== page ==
The write once, run anywhere (except iOS) part is great. There are security issues, but a JVM can easily be sandboxed, so that’s not a valid argument against porting it to iOS.

Swing is a pain, but it’s easy to knock up a GUI in a few minutes that works and maybe looks good. A mini-Swing with iOS components would be awesome.

My main issue with Java is lack of closures. Being able to pass a function to a Factory class would eliminate 100s of lines of code and anonymous functions to call other functions in my current project (stuck at 1.6 for historical reasons.)

Well I remember reading a similar question, and @Simeon answered there ‘Lua is more word based sintax, which is easyer on ipad’ or something like that

I only know the basics of java, so I cannot answer to the questions

Tho for b, if one really want a java version, well then, who’s in for the built? :wink: (I would like to help but I’m not capable enough for such a project)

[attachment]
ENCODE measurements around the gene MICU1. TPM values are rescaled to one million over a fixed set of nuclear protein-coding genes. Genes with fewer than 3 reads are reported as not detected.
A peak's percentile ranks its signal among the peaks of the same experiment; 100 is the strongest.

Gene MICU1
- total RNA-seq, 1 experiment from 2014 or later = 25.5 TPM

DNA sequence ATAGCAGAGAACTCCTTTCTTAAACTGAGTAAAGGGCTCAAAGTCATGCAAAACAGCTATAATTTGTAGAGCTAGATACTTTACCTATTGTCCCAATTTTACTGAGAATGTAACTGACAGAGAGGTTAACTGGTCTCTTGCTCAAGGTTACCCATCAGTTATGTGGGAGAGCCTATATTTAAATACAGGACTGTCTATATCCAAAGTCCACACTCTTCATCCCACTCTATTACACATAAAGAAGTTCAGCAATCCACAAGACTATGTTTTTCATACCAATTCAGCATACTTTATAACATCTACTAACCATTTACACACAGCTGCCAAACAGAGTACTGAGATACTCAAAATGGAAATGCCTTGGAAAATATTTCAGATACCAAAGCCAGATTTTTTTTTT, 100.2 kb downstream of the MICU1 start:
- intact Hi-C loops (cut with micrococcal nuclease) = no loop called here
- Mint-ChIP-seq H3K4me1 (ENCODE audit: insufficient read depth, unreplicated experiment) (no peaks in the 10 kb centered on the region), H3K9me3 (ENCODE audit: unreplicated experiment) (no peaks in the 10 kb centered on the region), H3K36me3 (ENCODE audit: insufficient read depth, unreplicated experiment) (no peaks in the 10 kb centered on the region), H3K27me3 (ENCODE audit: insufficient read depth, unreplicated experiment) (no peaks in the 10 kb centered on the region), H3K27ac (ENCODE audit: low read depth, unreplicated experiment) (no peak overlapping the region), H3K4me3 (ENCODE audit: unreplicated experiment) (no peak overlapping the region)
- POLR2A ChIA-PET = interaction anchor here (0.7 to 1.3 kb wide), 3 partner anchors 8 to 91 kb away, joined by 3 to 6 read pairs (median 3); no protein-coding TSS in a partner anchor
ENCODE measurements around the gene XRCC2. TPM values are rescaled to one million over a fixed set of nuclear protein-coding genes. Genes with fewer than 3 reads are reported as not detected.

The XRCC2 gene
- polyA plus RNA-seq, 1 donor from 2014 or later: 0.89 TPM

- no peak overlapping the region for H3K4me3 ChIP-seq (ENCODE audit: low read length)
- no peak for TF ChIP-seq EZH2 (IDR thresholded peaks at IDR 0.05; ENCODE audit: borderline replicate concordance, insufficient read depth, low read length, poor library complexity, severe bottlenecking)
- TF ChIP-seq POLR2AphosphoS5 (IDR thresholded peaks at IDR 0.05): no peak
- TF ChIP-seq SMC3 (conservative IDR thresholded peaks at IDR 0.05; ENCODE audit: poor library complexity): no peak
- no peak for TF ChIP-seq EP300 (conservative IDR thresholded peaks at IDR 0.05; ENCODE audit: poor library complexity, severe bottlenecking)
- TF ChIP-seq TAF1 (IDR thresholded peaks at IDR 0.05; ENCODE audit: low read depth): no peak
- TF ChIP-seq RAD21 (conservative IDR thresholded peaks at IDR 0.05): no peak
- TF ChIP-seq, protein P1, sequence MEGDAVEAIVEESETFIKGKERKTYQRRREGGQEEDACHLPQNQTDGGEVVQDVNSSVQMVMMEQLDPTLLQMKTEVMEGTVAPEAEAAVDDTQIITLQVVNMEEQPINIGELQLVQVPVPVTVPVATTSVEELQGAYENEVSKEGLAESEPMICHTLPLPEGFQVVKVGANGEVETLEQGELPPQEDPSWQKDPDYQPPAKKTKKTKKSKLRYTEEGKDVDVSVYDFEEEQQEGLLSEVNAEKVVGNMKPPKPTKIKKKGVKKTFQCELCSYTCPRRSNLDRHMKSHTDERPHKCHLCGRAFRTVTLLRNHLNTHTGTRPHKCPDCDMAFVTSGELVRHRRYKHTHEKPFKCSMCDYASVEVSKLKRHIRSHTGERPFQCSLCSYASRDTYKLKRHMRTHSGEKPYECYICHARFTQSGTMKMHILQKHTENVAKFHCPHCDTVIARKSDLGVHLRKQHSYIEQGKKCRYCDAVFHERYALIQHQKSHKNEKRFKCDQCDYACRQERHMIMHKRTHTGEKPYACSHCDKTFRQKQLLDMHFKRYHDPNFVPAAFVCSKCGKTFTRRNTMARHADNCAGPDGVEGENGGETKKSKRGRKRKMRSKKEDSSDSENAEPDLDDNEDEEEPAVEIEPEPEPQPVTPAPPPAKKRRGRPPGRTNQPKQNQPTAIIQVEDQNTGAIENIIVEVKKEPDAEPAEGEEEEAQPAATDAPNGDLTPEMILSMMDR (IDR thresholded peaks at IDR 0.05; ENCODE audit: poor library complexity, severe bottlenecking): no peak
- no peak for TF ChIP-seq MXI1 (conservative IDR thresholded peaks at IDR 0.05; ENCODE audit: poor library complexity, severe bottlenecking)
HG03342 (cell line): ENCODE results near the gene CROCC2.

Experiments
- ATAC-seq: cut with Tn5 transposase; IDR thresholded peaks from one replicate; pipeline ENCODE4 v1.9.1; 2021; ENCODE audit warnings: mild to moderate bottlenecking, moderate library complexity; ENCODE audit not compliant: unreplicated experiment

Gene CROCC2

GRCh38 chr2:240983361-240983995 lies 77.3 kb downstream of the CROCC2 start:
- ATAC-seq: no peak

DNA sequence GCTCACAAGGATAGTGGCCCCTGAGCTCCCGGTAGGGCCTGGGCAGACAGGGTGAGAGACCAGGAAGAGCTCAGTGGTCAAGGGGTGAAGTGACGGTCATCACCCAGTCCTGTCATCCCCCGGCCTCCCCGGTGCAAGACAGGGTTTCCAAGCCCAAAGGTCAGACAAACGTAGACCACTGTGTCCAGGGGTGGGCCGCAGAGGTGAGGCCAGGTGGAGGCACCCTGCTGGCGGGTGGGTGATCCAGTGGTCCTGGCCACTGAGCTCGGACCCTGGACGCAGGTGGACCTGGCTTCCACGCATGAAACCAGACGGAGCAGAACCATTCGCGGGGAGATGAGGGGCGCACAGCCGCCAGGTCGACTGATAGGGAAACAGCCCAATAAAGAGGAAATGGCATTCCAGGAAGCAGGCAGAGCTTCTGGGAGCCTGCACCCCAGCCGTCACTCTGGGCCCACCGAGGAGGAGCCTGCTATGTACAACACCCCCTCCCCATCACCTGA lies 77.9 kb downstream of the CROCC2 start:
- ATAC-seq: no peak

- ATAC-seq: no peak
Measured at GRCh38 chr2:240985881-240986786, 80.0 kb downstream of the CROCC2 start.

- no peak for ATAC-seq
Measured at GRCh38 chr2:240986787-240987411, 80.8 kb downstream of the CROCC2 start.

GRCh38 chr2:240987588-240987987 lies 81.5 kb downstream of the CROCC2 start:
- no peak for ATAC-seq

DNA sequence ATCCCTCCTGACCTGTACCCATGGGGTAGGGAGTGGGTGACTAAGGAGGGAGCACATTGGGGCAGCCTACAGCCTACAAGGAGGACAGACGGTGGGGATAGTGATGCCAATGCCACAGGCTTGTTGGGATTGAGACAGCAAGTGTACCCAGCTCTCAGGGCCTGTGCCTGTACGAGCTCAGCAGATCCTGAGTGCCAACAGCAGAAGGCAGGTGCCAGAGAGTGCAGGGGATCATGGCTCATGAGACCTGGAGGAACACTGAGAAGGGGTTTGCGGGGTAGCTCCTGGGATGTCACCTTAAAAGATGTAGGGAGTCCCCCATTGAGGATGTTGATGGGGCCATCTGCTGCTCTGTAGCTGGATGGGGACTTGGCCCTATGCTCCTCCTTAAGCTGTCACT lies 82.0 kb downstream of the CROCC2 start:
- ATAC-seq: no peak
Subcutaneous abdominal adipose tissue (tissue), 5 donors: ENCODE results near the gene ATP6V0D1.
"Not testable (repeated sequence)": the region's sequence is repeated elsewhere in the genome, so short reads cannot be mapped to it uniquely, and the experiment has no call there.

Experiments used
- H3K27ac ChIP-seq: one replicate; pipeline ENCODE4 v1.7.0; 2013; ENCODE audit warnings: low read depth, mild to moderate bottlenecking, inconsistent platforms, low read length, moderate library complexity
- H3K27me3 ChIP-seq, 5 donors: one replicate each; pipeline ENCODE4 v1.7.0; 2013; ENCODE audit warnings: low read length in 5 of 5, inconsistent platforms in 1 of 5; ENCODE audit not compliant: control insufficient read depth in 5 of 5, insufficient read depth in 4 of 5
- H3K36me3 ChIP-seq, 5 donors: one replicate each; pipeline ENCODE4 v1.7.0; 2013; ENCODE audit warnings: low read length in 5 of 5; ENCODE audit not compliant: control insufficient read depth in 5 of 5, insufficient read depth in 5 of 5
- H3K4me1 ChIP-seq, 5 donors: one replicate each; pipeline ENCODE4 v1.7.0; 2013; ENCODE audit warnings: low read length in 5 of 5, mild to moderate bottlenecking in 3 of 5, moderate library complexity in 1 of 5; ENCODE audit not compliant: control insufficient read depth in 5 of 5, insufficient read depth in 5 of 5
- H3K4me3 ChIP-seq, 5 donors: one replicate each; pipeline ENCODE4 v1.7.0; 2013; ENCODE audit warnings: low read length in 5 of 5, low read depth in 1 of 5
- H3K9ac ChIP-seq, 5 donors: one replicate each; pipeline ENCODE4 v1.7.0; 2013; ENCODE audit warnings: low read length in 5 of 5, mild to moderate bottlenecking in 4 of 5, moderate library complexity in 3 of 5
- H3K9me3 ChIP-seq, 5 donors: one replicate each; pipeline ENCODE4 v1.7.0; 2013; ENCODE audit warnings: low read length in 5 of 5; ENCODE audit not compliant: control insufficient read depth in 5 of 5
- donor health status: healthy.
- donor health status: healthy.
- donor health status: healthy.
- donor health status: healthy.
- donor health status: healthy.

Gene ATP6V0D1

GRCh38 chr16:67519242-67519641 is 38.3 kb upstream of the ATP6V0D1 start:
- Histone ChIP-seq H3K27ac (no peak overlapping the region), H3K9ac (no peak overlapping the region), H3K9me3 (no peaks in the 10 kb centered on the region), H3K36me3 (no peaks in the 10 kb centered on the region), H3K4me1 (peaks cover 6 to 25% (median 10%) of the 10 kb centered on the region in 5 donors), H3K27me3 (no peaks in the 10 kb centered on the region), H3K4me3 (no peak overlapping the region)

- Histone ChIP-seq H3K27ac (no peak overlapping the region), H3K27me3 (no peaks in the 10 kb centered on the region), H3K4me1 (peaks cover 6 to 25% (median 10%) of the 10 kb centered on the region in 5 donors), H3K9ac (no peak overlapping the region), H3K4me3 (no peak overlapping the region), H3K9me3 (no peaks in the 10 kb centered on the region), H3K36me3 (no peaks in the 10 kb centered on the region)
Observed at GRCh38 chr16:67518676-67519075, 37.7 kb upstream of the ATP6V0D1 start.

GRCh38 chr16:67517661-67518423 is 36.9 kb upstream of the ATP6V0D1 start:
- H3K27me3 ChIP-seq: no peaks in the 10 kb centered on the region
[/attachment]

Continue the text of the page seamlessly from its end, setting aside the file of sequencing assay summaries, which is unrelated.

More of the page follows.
I asked some time ago to Simeon ‘why lua’ and he made a nice answer.
I’ve programmed in java, and learned lua with codea, and for me no question: lua is a fantastic language for casual programmers. If you want performance rather than easiness, why not going directly to objective-C then? I assume you wont be more efficient with any other langage than apple native one?

@Jmv38 That’s a good answer, but java would have made it easier to put on android as well, which is a bonus for both creator (Simeon/John/Dylan) and the developers which is us as there’s a wider market. And Java is the native language for android, one of the reasons I started learning it.